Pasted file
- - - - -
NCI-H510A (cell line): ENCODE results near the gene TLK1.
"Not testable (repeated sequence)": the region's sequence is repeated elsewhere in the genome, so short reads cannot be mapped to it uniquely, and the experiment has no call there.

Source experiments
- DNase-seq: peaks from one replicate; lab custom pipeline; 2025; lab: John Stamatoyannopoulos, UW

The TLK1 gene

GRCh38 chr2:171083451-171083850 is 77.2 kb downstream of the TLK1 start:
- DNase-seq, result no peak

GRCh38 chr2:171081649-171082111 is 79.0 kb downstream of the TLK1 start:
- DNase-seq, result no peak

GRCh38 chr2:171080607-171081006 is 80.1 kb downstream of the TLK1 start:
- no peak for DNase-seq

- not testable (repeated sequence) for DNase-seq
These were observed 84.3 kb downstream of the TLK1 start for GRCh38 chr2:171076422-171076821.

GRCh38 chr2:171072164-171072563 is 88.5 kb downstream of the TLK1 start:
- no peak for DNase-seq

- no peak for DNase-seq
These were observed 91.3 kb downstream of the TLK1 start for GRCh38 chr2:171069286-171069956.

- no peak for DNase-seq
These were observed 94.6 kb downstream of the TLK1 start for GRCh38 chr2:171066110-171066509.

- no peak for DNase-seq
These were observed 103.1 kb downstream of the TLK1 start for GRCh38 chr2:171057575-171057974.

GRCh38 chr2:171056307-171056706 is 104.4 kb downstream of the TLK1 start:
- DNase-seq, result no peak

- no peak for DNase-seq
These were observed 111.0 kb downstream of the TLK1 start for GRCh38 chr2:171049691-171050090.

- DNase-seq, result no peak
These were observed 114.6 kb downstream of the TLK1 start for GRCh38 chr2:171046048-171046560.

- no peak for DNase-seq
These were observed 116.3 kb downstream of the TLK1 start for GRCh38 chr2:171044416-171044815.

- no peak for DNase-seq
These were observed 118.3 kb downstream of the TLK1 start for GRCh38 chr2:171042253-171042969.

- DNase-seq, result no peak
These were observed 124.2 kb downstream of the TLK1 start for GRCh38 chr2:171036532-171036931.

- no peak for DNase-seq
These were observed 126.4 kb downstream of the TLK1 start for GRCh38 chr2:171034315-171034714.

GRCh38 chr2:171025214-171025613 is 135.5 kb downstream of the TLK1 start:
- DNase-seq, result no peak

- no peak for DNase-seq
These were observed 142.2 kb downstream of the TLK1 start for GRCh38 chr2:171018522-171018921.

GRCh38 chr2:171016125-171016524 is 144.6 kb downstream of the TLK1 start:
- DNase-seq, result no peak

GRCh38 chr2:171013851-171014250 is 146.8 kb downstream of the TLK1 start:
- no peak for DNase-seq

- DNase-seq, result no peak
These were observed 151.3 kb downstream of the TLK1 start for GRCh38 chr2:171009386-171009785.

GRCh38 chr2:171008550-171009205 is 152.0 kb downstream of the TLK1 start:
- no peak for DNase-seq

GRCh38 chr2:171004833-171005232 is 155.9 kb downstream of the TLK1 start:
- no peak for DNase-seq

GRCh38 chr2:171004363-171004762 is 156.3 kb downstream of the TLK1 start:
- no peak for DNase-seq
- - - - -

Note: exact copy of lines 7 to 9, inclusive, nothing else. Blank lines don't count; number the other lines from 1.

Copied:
- DNase-seq, result no peak

GRCh38 chr2:171081649-171082111 is 79.0 kb downstream of the TLK1 start:
- DNase-seq, result no peak